I don't assume to know each child/parents circumstances or judge them based on mine.

    T

  16. #116
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    ^ I understand. I was trying to express that I empathize with your thinking process.

    My point is that this thinking process isn't necessarily rational. I completely understand why you feel uncomfortable allowing your children on the bus. The fact is though, taking public transit is very, very safe. The most important point is that children know how to use it, and that you feel comfortable with it. Clearly we have a ways to go to get people to feel comfortable with it for their children and themselves.

    That's why I think something like a school special is a good idea - it teaches basic skills like reading schedules and transit etiquette while in an isolated environment.

    Of course a large part of this rests on age as well. I would follow similar rules as walking to school unescorted. Mind you, parents these days seem to have a problem with that as well...
    Last edited by Jaerdo; 07-03-2016 at 04:19 PM.

  17. #117

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    Jaredo

    Understand this is not a shot...
    I completely understand why you feel uncomfortable allowing your children on the bus.
    At 12-13 I had no issue with my eldest (now in their mid 20s) riding the transit system.

    My youngest, due to issues I see no need to divulge, will likely not ride transit for long time past when my eldest started.

    Point being...I appreciate you trying to understand...but without details you can't.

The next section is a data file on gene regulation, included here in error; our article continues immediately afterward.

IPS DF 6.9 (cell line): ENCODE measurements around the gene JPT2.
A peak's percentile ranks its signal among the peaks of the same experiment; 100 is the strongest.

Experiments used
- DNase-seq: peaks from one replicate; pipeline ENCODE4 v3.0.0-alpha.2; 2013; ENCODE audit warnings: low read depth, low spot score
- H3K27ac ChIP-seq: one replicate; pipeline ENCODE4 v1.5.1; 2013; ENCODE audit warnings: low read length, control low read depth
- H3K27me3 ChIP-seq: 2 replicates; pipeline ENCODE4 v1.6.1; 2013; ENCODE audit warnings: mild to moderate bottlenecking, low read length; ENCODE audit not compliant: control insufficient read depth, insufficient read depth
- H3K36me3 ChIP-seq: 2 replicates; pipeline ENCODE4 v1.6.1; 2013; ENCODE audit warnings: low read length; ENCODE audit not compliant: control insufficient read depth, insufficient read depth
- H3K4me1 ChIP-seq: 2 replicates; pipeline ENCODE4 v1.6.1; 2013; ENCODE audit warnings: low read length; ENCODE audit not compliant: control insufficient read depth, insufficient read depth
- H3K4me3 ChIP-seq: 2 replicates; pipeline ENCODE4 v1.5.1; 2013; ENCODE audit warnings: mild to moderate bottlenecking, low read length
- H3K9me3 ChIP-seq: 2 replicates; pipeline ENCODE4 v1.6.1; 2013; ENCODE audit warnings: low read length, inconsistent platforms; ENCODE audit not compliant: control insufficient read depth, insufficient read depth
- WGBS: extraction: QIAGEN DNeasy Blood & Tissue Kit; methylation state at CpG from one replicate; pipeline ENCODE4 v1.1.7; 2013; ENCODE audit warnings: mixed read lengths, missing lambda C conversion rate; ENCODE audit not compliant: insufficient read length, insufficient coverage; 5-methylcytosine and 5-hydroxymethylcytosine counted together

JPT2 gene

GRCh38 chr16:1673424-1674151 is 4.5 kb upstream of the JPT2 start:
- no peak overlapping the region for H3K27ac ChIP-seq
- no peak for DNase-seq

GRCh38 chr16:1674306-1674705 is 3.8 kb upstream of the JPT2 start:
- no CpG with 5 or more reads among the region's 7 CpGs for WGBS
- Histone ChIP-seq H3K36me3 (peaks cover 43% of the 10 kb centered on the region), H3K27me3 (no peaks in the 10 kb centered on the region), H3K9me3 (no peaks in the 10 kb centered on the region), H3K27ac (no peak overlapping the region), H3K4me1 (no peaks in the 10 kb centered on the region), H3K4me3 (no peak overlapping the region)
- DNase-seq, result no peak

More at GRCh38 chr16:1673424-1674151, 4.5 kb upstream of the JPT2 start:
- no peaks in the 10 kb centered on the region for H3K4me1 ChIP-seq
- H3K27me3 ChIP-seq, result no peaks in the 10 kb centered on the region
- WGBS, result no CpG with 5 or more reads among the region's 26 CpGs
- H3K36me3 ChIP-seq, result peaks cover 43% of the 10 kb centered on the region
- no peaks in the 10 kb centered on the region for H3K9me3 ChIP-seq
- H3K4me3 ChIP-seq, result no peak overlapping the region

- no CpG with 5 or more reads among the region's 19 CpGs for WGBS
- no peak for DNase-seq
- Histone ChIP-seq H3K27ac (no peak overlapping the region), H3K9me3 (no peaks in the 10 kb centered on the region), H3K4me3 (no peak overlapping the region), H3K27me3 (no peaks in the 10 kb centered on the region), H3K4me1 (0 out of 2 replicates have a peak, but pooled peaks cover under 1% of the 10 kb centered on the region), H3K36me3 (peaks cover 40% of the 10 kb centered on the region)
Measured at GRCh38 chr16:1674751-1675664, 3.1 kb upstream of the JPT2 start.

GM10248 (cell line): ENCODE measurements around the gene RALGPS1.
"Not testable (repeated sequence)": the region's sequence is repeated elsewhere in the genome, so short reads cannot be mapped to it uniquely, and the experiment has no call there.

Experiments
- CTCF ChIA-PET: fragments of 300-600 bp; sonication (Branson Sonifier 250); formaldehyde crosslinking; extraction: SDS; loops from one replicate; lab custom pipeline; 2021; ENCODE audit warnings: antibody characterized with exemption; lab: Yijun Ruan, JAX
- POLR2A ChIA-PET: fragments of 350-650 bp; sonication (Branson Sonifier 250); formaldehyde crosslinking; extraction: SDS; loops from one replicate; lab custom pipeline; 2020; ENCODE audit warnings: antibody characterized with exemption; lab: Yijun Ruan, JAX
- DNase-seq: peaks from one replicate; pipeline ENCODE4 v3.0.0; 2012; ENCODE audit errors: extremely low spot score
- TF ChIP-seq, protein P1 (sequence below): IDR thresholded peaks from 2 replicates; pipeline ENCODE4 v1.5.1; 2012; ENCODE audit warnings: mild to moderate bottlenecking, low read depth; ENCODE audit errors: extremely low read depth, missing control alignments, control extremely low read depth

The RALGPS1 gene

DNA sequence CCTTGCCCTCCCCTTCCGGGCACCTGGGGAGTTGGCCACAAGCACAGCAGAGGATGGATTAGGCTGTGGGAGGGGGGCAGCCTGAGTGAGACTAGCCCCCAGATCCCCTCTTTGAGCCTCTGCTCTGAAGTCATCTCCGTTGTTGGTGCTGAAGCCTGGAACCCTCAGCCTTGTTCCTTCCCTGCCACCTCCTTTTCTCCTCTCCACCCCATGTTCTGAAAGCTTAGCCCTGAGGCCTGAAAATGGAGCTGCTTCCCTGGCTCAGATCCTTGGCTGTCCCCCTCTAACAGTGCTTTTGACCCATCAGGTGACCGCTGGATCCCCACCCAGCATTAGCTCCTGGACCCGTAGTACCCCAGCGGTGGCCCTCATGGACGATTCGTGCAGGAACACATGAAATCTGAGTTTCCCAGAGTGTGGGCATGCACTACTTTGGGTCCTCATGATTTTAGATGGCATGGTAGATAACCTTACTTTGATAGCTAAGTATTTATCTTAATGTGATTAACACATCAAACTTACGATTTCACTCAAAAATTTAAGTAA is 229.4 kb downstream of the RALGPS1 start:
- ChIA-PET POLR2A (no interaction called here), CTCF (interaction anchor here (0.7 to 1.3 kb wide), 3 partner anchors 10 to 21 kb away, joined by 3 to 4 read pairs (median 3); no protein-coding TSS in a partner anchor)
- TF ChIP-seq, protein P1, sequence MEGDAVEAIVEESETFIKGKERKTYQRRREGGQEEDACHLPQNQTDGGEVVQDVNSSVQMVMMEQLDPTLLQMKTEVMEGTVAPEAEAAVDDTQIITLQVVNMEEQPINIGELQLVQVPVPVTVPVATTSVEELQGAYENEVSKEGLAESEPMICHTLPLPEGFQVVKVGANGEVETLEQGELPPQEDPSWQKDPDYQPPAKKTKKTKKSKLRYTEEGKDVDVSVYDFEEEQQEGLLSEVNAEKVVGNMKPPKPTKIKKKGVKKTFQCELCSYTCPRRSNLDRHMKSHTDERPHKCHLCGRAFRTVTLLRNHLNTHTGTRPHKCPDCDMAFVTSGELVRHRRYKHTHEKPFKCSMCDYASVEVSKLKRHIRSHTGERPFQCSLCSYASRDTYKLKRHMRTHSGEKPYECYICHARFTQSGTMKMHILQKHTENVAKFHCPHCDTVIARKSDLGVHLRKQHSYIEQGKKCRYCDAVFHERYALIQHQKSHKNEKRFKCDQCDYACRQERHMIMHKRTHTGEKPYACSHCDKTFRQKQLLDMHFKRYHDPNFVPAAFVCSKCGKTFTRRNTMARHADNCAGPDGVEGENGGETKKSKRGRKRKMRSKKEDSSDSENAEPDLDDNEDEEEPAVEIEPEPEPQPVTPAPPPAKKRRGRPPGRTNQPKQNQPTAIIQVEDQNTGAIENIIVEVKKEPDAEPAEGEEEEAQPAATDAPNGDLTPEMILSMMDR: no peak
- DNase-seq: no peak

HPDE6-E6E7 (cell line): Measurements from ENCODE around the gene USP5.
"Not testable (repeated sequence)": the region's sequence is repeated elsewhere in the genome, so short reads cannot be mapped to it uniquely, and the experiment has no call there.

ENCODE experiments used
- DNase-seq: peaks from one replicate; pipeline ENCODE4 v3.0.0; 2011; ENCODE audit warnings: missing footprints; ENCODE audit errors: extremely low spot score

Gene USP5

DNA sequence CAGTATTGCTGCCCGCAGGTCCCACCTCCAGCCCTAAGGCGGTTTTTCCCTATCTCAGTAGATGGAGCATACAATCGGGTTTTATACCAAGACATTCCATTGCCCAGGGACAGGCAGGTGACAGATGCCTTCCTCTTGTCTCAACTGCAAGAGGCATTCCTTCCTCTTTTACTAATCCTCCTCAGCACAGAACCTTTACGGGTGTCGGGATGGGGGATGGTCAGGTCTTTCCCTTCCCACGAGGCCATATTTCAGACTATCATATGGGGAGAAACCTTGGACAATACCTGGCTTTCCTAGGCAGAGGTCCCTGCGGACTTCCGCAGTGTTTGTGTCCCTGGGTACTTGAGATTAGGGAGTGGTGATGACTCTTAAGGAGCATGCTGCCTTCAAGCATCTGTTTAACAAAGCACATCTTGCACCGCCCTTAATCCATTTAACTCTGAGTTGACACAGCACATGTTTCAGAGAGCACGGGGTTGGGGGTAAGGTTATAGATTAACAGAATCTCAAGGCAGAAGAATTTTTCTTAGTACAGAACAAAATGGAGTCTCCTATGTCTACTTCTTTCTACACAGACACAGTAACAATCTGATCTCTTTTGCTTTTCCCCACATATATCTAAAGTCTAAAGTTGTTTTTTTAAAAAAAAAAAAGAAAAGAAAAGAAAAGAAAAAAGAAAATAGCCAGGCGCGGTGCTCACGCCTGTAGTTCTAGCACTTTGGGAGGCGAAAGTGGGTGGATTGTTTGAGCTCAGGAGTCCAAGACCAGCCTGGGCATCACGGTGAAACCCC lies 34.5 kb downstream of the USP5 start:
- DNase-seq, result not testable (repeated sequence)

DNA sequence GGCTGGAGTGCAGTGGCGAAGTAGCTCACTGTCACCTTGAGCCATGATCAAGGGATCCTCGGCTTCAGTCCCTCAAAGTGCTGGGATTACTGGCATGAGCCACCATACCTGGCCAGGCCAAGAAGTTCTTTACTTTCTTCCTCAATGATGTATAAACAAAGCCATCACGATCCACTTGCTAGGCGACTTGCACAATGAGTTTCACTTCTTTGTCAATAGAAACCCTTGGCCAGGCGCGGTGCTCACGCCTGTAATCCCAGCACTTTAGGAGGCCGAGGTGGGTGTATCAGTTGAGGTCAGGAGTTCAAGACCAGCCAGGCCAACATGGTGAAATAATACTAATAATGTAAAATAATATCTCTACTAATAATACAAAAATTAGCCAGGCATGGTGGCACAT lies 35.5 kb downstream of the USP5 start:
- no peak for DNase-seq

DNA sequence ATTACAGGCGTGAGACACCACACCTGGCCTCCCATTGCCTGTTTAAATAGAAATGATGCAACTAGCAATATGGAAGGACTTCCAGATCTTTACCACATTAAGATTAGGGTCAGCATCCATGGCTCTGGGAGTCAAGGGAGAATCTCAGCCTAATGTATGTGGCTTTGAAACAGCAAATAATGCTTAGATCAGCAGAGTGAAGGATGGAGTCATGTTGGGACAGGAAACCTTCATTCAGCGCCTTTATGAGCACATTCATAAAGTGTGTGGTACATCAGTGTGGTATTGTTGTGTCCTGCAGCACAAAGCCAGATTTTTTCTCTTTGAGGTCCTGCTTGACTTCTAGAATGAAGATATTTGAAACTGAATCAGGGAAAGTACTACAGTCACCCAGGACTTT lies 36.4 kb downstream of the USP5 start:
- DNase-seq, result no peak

Which is why I don't try and judge other parents choices, I do not know what leads them to their choices...but I do know what leads my family to ours.

    Appreciate you trying to empathize.

    I'm back to my C2E sanity break...

    T

  18. #118
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    ^^ For the average child you may have a point, and while Tom hasn't specified any special needs or disabilites there are lots of situations where the choice not to allow children to travel unescorted would be rational, and even for the average 10 year old it's not like there aren't other concerns. Kids get lost, kids bully or are bullied, and kids who haven't ridden transit first with parents often won't have the confidence to travel alone. I agree that for most parents and most kids a refusal to allow children to use transit is emotional, not rational, but there are situations where the general case doesn't hold.

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    I assumed we were talking about the average child/family given previous comments in thread. Wasn't specifically calling you out, Thomas - I assumed you were repeating the same fears. There will always be extenuating circumstances for some.

    Please take my points as in response to the "average" - because my experience is that the average parent in our society will not be comfortable with letting their children on the bus out of misguided fear.
    Last edited by Jaerdo; 07-03-2016 at 05:03 PM.

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    ^What he said. My comment was certainly not directed at anyone's specific situation, but was meant to be general in nature.